The SUNY Oneonta Online Combined Masters & Dietetic Internship program had four students and one faculty member present at the New York State Academy of Nutrition & Dietetics Annual Meeting and Expo on April 5 and 6, 2019. Graduate student interns, Kasandra Smith, Shannon Gorman, Rachel Roberts, & Leah Pennings and faculty member Dr. Emily Riddle all presented posters during the two-day event. The graduate student interns presented posters that are a culmination of their year-long work on a community health intervention project in various community agencies throughout New York State. More information about the projects and published abstracts of the posters can be found on the NYSAND website at: https://www.eatrightny.org/ame-2019-poster-sessions.
Dr. Michael K. Green, Philosophy, published the following article:
“Humanomics: A Non-Equilibrium Model of Economic Processes.” The International Journal of Civic, Political, and Community Studies. Vol. 16, No. 4, 2018
The humanomics model of the economy uses the rich resources of the humanities to develop a predictive model of long-term economic development. This model have the following components: 1. symmetry breaking, 2. a control parameter that initiates and sustains flow into the system, 3. an order parameter that directs the flow into a certain economic identity. “Gulliver’s Travels” shows that economics should investigate complex systems, not individuals. A common description of what these systems do can be found in “Dorval, or the Speculator,” “The Adventures of Harry Franco Volume II,” “Martin Chuzzlewit,” “The Gilded Age A Tale for Today,” and “The Great Gatsby.” “The Bacchae” models this behavior. Philoctetes,” “Frankenstein,” “Rhinoceros,” and “All Quiet on the Western Front,” similarly, make human interdependence central. “Candide” is used to argue that the flow of economic resources is initiated and sustained by an optimism-pessimism polarity. “César Birotteau,” “On Walden Pond,” and “The Cherry Orchard” are used to argue that economic identity is created by the unity and disunity created by changing technological/financial configurations. Finally, “Oedipus Rex” and “Birds” are used to argue that a complete economic cycle goes through the following stages: confidence, alarm, relief, panic, false hope, despair, caution, false panic, boldness, false alarm, and then confidence. It is, then, suggested, that the US economy is currently in a false hope rally.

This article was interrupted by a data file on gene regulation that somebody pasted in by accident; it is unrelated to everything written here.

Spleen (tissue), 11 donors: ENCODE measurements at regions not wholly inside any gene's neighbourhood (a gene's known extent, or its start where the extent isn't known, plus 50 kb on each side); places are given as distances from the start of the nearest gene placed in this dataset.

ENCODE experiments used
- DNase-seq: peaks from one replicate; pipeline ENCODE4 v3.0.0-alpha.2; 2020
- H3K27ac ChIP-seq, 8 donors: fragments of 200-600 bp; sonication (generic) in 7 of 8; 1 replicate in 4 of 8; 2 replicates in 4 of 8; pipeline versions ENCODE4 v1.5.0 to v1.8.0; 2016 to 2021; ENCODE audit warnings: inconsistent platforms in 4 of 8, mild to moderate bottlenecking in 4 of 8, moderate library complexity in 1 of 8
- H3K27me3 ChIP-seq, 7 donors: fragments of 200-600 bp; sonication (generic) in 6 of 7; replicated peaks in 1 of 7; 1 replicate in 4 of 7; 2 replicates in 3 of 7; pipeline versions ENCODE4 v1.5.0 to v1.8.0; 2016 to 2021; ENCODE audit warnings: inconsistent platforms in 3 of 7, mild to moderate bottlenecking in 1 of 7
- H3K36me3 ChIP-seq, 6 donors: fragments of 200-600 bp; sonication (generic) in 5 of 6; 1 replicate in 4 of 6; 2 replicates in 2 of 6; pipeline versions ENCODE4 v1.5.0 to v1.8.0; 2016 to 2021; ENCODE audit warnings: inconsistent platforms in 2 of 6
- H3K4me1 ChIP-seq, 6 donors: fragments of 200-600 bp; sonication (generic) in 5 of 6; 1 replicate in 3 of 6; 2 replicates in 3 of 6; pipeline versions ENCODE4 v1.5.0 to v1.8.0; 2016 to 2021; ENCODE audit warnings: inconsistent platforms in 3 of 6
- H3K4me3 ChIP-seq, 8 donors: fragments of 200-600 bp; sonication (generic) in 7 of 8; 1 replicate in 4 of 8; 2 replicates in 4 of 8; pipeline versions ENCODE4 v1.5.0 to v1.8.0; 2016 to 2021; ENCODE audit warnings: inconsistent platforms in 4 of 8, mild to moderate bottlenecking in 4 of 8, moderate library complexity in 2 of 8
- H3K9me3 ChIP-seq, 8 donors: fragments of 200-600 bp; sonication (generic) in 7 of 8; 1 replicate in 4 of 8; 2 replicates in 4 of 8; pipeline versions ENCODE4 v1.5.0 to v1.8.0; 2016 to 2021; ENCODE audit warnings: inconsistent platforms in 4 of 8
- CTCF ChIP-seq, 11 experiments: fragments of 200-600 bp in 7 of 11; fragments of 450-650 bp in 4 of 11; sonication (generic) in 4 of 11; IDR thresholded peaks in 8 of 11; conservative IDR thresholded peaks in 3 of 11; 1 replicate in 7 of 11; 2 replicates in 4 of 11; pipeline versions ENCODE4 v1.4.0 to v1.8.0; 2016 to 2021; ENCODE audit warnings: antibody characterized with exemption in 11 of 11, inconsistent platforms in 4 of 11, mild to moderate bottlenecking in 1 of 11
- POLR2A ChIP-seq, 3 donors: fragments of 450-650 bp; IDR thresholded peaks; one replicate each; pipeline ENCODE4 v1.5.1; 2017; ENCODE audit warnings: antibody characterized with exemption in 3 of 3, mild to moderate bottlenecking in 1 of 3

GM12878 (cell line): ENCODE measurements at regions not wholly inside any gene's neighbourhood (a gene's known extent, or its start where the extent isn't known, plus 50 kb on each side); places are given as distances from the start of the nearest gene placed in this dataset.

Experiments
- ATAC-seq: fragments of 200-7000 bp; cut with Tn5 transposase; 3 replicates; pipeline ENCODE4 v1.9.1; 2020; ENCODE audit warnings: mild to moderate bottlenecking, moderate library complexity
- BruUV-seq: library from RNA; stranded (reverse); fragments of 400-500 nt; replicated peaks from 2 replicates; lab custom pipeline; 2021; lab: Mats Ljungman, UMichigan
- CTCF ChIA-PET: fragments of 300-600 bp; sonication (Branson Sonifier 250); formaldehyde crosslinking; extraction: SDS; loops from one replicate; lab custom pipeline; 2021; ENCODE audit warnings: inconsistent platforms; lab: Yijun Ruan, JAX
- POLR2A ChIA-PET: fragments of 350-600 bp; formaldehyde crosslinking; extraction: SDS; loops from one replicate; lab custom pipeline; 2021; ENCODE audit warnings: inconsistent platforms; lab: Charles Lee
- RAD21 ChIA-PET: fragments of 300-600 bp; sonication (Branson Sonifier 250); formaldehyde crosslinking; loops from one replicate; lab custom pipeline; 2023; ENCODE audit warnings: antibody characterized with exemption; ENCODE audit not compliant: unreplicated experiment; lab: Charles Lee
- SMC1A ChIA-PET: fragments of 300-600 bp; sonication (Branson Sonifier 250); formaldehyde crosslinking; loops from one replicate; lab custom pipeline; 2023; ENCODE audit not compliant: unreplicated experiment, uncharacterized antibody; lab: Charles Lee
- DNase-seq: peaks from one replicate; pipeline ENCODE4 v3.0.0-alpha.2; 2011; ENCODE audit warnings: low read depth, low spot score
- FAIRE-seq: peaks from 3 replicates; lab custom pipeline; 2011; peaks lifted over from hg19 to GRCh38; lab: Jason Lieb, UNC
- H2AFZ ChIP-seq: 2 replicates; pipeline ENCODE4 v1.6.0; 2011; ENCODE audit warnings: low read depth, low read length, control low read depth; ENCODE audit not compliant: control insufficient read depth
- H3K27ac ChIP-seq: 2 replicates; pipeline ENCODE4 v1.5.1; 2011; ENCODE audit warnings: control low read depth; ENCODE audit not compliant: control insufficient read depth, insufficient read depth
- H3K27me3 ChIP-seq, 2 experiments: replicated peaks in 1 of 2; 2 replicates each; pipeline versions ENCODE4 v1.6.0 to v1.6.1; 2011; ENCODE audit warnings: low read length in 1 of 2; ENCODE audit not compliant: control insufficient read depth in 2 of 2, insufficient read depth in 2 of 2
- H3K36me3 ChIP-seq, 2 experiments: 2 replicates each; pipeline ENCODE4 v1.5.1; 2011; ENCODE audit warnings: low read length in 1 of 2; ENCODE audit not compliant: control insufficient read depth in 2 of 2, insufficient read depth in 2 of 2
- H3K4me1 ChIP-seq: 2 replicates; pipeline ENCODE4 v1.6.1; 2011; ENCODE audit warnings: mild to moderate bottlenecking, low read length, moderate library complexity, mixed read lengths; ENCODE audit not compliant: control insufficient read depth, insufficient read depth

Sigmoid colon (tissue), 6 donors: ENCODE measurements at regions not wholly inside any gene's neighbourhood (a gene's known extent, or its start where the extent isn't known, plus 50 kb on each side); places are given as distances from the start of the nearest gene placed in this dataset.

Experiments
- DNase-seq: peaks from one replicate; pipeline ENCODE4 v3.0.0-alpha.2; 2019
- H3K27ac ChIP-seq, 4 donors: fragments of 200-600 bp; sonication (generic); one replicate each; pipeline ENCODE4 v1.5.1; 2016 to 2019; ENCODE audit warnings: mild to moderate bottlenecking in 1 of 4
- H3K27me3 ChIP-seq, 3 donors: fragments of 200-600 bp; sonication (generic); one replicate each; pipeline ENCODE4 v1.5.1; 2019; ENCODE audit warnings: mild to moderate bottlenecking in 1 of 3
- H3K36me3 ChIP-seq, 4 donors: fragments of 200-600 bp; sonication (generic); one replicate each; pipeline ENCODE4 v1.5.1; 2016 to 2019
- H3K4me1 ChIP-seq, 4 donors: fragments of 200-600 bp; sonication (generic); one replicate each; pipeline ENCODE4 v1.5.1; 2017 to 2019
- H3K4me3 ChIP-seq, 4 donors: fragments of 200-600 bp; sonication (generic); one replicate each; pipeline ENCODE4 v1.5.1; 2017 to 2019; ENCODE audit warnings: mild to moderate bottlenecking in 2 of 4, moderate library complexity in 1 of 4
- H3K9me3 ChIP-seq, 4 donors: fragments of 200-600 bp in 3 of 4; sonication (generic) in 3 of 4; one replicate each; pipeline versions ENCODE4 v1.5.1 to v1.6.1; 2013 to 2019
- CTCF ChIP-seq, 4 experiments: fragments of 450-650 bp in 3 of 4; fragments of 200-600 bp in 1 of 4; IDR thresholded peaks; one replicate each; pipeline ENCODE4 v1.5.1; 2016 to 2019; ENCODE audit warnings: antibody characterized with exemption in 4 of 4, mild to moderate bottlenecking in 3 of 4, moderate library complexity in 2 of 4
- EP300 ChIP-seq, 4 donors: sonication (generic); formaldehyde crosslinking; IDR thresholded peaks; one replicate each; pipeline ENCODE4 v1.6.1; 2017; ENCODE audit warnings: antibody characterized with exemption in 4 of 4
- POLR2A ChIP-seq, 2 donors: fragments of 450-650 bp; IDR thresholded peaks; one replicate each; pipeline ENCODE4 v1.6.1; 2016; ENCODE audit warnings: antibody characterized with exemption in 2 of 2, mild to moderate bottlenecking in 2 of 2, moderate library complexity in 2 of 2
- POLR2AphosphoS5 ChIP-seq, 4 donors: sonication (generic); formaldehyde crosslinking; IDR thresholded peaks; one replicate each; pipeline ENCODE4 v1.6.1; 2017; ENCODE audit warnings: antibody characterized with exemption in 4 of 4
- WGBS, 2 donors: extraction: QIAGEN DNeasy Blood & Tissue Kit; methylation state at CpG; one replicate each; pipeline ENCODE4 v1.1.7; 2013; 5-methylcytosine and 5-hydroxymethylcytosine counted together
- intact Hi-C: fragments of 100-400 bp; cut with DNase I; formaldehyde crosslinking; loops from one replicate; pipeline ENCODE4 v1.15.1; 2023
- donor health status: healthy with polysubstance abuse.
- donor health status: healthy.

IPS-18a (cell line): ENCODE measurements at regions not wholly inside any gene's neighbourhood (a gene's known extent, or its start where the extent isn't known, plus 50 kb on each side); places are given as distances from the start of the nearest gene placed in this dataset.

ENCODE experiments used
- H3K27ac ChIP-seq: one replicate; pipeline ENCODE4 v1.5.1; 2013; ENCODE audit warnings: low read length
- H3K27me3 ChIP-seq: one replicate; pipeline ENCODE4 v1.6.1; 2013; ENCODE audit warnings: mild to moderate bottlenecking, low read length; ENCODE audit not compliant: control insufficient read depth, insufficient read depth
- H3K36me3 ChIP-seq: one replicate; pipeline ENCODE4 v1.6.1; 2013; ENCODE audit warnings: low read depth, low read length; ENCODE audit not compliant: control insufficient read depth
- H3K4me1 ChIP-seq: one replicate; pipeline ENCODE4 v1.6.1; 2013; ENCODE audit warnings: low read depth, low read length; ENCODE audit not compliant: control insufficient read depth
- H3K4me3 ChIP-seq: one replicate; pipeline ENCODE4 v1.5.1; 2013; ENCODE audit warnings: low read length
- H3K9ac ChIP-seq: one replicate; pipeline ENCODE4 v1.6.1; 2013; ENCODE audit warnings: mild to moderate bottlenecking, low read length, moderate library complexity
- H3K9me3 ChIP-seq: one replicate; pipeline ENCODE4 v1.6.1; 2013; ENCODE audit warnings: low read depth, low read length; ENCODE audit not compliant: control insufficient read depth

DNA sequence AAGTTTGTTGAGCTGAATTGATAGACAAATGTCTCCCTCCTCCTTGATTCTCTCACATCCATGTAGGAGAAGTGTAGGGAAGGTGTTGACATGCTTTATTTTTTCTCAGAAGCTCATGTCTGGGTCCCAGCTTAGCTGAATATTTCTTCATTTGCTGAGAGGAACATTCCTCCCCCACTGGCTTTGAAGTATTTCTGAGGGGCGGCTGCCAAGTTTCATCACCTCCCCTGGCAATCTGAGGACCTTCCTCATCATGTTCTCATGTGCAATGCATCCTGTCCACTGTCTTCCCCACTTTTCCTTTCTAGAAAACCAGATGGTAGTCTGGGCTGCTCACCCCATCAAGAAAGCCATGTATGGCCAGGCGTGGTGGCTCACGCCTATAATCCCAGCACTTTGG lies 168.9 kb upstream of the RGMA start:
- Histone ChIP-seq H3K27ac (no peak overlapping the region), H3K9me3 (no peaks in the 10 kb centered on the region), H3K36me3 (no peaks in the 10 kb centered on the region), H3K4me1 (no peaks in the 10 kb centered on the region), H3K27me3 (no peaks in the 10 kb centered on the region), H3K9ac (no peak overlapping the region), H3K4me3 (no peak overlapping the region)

Barbara Vokatis from the Department of Elementary Education and Reading presented two papers at the annual meeting of American Educational Research Association (AERA) in Toronto, Canada.
On April 6, she presented an individual paper co-authored with her colleague from the University at Albany, Jianwei Zhang. The title of the presentation was: “Dialogic Literacy Enabled by Cross-community Interactions in Scientific Knowledge Building.” This study aims to provide the description of an example of scientific knowledge building, through literacy, to inform implementation of new learning standards.
She also presented a paper in a symposium titled “Materiality meets multimodality.” Her presentation in the symposium was titled “This Is My iPad!”: Reconfiguring Dialogic Reading in Parent-Child Interactions with iPad Ebooks.”
Roger W. Hecht (English) has four poems published in The Basil O’Flaherty, a new literary arts website. His poems include two sonnets, a free verse poem, and a sestina based on the seven words the Trump administration reportedly banned the Center for Disease Control from using in its budget and documents, including “science-based” and “transgender.” The poems can be found at https://thebasiloflaherty.weebly.com/roger-w-hecht.html
Amie Doughty, English, has been elected a Trustee at Large for the Governing Board of the Popular Culture Association/American Culture Association (PCA), an interdisciplinary organization dedicated to the research and study of all aspects of popular culture. She has been a member of PCA since 2002 and Area Chair of the Children’s and YA Literature and Culture area since 2013. As a Trustee at Large, she will help make decisions involving the running of the organization, including its annual conference.
The end of the semester can be a pretty hectic and stressful time. In an effort to help students, faculty and staff blow off some steam, the Office of Health Education is hosting “The Big Bubble Bonanza” on Tuesday, April 16, which is National Stress Awareness Day. Come out to the Quad from 2:15 to 2:30 p.m. for several minutes of fresh air and bubble blowing. (Bubbles provided.)
If you’re teaching a class at this time, please bring your students out for a few minutes! Science tells us that slowly exhaling (like you do when blowing bubbles) engages the parasympathetic nervous system, which is basically like pumping the brakes in your brain. Even a short period of relaxation/mindless fun like this can help you de-stress.
We hope you will join us, because we want to completely FILL the Quad with bubbles!
(Rain date will be April 23)